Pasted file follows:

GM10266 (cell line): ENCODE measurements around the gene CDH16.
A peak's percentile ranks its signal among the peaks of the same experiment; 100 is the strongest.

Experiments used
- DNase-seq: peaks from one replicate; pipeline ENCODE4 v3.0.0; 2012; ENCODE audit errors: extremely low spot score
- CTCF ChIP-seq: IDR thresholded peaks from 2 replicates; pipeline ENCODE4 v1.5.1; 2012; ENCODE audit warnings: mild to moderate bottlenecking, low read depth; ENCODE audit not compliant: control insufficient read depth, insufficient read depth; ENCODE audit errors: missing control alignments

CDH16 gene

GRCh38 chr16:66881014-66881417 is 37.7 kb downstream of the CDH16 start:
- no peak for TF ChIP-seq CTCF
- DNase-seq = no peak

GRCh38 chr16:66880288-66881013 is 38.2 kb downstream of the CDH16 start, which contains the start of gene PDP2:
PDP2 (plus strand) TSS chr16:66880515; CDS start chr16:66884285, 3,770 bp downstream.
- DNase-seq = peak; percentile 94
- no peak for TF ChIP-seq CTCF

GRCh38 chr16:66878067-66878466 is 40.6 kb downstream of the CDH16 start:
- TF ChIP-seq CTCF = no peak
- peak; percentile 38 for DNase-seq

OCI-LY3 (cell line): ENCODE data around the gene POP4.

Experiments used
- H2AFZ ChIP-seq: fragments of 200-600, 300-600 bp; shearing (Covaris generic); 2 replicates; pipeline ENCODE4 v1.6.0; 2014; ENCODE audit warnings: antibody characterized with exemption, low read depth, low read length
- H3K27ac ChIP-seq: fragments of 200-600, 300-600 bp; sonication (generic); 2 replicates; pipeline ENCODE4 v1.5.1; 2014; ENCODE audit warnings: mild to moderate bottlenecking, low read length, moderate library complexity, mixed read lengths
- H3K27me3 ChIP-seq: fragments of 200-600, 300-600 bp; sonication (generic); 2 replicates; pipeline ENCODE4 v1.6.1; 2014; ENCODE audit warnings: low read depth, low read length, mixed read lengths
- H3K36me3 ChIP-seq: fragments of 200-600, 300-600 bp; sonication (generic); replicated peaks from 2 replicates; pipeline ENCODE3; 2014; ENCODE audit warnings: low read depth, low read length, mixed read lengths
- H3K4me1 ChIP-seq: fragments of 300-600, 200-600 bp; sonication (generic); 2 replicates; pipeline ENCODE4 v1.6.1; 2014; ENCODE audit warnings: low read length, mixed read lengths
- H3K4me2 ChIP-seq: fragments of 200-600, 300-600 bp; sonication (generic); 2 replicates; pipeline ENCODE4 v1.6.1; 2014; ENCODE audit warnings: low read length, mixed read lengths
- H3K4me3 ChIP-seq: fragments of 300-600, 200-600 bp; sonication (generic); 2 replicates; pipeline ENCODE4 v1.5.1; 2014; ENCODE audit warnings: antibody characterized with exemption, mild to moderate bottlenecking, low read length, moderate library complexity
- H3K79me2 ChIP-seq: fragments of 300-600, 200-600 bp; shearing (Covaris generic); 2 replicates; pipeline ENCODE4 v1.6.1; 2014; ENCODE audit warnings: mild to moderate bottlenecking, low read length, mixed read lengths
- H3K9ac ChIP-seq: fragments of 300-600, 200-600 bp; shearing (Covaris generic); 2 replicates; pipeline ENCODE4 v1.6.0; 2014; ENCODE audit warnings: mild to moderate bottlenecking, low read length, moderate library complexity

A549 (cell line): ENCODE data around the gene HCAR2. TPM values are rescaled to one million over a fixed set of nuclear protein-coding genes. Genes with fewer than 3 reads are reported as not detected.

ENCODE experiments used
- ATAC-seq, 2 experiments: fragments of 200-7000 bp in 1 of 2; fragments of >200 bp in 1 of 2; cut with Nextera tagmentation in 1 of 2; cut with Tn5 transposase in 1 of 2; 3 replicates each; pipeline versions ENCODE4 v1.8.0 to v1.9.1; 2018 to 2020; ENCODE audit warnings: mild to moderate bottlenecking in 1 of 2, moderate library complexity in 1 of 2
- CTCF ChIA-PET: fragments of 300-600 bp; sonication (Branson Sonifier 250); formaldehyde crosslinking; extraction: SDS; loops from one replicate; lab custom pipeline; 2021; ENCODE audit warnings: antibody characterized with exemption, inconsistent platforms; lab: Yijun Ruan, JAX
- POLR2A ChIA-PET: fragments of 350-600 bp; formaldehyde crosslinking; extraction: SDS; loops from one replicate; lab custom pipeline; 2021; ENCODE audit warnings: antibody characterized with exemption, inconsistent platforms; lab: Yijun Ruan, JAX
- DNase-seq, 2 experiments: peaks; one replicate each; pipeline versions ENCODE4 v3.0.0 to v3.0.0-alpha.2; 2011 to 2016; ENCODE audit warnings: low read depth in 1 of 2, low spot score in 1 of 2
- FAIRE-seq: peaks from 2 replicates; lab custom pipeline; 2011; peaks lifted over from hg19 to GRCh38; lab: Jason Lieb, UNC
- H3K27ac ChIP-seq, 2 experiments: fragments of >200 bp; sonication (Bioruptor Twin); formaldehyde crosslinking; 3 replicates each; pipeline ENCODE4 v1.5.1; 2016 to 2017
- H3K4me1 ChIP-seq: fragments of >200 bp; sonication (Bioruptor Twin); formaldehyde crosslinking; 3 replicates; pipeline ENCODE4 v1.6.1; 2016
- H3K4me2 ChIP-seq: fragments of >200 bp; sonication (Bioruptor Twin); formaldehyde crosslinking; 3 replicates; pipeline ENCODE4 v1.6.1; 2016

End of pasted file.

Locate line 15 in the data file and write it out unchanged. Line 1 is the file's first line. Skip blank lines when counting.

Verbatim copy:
- TF ChIP-seq CTCF = no peak